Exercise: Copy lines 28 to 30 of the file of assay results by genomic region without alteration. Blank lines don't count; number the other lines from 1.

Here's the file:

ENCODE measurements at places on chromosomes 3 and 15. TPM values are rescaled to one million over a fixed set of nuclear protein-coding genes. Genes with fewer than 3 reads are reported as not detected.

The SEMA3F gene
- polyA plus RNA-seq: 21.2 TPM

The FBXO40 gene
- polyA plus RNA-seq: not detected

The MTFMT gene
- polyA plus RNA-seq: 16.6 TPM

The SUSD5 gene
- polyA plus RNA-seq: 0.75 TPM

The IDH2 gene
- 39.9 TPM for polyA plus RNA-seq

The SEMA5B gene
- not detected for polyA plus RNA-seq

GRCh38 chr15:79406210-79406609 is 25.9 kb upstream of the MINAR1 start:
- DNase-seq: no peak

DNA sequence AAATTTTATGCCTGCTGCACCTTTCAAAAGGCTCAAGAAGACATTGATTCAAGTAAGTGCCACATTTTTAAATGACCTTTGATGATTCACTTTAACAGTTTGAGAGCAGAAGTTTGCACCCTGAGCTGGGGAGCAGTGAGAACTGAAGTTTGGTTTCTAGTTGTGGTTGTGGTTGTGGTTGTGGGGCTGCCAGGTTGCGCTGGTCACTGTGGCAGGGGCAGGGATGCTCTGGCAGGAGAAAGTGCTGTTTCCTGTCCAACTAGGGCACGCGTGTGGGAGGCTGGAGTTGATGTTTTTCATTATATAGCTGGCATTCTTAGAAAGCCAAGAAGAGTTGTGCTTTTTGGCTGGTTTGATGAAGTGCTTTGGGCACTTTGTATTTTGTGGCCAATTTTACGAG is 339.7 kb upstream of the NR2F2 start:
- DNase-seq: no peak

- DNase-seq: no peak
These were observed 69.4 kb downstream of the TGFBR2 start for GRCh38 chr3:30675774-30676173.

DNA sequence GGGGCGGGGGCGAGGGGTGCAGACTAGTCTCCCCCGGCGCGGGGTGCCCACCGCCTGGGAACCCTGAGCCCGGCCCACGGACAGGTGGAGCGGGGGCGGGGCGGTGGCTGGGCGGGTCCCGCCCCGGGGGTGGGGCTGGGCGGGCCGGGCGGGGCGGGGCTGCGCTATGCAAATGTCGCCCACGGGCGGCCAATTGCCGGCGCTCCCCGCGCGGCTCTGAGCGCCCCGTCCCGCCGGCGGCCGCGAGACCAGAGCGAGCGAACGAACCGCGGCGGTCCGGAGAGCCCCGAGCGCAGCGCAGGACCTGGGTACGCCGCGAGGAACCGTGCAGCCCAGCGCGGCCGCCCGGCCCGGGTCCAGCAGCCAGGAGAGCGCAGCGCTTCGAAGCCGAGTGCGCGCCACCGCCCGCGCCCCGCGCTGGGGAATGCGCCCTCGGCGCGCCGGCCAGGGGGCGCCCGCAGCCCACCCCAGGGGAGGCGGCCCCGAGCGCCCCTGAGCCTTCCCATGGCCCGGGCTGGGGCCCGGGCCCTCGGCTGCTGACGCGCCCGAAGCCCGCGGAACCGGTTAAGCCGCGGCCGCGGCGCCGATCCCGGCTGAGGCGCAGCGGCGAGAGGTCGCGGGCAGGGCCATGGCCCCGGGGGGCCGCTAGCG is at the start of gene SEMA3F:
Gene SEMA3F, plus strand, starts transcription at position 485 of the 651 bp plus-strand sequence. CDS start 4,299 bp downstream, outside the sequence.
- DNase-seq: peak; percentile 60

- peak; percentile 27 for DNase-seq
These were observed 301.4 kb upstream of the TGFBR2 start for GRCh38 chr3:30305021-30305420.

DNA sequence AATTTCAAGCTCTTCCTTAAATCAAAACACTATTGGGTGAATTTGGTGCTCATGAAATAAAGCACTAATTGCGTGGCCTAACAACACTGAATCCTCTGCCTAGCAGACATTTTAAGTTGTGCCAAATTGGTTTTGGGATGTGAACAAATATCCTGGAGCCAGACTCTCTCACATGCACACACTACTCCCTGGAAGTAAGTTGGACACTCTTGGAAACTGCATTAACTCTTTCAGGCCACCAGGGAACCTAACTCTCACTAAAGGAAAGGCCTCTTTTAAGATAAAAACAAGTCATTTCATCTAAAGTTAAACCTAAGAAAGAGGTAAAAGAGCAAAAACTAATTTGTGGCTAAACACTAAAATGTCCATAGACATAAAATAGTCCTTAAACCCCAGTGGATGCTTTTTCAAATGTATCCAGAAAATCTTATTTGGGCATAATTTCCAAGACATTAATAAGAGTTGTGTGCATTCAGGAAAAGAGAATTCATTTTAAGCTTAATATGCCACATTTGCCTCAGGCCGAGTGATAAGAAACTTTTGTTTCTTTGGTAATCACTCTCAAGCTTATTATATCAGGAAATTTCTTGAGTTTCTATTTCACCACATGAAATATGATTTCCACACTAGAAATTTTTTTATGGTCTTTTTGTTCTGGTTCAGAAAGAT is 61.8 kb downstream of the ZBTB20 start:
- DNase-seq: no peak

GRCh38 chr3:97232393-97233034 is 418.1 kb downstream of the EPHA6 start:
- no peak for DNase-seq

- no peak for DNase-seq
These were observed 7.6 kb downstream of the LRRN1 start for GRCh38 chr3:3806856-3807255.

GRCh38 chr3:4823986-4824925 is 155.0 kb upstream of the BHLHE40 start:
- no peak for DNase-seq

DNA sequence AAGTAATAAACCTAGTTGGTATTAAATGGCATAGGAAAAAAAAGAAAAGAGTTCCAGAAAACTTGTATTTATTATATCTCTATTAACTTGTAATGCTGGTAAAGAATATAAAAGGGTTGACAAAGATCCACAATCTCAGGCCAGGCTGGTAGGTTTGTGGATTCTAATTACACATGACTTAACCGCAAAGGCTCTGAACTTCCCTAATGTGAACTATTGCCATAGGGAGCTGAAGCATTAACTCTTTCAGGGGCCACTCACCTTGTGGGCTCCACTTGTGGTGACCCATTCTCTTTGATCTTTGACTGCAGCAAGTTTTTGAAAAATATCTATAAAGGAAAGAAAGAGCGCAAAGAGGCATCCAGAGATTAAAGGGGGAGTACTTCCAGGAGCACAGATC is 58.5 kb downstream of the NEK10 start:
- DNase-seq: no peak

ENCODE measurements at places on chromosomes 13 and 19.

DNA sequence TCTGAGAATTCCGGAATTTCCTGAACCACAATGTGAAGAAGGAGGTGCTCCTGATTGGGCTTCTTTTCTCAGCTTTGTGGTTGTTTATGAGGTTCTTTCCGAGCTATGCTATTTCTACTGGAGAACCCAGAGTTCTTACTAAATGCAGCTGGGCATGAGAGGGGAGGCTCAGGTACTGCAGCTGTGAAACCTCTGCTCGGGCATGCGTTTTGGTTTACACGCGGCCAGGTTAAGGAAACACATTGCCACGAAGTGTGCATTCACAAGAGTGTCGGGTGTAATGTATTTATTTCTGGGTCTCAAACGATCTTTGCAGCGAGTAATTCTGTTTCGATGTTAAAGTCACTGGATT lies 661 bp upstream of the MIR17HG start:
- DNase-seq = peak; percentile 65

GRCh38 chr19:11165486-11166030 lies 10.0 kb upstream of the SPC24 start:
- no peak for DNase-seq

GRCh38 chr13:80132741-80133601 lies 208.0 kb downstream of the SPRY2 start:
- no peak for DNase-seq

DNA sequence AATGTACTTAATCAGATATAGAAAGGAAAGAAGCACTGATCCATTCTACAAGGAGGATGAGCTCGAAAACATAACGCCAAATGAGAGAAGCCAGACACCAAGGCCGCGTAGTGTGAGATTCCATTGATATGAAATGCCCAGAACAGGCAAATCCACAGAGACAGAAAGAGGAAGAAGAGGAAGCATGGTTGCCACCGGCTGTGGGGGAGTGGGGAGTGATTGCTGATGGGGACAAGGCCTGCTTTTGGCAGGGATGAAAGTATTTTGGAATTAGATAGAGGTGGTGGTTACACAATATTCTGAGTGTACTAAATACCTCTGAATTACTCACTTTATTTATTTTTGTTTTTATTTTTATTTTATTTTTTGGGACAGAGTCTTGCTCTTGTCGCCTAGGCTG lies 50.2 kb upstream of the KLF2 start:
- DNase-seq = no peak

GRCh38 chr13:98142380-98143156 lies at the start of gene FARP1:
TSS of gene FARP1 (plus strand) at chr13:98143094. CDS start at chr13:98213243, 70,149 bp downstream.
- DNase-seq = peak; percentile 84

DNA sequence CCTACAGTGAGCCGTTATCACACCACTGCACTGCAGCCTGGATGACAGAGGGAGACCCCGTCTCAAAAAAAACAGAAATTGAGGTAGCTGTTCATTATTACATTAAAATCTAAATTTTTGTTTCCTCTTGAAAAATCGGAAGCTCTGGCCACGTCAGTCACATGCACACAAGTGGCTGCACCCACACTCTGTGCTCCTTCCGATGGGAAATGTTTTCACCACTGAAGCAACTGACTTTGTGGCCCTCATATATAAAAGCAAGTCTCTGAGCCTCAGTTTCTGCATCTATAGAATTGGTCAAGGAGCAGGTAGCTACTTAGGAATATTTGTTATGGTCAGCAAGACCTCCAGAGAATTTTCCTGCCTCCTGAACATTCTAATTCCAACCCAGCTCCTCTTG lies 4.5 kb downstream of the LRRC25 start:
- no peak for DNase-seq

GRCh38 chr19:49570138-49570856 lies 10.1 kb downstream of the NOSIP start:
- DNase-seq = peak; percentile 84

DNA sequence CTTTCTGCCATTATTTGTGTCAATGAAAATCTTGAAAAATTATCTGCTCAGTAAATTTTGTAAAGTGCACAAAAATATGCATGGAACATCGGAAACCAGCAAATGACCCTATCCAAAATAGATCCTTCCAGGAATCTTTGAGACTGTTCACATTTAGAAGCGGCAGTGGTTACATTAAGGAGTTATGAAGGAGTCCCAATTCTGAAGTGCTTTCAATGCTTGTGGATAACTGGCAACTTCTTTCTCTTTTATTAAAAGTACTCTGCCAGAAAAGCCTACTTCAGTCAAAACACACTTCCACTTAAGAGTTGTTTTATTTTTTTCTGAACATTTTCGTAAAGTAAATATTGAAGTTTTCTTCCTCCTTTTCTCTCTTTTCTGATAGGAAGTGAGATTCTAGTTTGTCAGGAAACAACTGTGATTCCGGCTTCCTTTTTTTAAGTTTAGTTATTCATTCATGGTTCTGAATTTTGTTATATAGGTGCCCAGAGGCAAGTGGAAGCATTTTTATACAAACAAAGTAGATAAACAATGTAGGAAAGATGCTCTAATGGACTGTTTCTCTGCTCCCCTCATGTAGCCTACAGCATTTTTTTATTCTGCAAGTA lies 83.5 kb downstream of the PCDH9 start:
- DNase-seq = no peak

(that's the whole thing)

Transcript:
- no peak for DNase-seq

- no peak for DNase-seq
These were observed 7.6 kb downstream of the LRRN1 start for GRCh38 chr3:3806856-3807255.